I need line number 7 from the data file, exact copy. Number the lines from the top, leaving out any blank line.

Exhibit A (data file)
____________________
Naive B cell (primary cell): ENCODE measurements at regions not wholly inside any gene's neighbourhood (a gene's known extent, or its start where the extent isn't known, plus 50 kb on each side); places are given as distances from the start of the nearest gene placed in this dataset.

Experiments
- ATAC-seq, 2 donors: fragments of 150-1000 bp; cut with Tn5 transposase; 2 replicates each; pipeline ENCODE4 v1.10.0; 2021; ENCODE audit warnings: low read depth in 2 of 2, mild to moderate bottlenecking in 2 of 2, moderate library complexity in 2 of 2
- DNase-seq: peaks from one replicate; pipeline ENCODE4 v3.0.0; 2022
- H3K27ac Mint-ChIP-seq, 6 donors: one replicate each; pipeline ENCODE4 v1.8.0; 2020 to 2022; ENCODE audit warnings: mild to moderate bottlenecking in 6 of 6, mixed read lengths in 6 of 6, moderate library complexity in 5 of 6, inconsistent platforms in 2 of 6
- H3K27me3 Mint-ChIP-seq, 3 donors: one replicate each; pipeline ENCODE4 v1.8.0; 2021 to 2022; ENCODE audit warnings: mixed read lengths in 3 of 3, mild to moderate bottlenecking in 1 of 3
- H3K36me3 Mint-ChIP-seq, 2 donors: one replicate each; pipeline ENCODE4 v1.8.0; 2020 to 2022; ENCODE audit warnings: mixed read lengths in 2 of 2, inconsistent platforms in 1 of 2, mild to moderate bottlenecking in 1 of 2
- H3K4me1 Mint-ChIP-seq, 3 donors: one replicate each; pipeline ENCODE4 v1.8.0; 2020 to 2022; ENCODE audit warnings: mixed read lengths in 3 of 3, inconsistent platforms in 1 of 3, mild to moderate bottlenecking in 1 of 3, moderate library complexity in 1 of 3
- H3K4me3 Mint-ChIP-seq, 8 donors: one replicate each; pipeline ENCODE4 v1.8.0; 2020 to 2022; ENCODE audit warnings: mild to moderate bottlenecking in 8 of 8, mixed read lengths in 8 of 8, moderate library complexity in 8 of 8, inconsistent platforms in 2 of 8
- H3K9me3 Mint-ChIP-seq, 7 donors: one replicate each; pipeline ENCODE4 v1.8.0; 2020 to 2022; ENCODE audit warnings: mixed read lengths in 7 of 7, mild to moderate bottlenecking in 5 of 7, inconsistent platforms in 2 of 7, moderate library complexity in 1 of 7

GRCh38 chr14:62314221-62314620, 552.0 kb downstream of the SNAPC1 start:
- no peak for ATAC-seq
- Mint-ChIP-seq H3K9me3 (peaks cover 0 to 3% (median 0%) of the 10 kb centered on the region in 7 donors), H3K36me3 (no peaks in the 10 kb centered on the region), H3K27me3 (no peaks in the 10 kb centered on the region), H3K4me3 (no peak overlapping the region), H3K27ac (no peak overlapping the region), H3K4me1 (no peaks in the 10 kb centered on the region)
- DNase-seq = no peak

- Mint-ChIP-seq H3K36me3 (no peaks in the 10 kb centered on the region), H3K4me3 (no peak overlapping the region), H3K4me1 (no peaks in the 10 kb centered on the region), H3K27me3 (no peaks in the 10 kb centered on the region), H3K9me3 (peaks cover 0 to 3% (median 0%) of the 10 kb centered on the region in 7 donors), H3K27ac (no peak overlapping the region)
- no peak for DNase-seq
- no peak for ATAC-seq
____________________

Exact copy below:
- H3K36me3 Mint-ChIP-seq, 2 donors: one replicate each; pipeline ENCODE4 v1.8.0; 2020 to 2022; ENCODE audit warnings: mixed read lengths in 2 of 2, inconsistent platforms in 1 of 2, mild to moderate bottlenecking in 1 of 2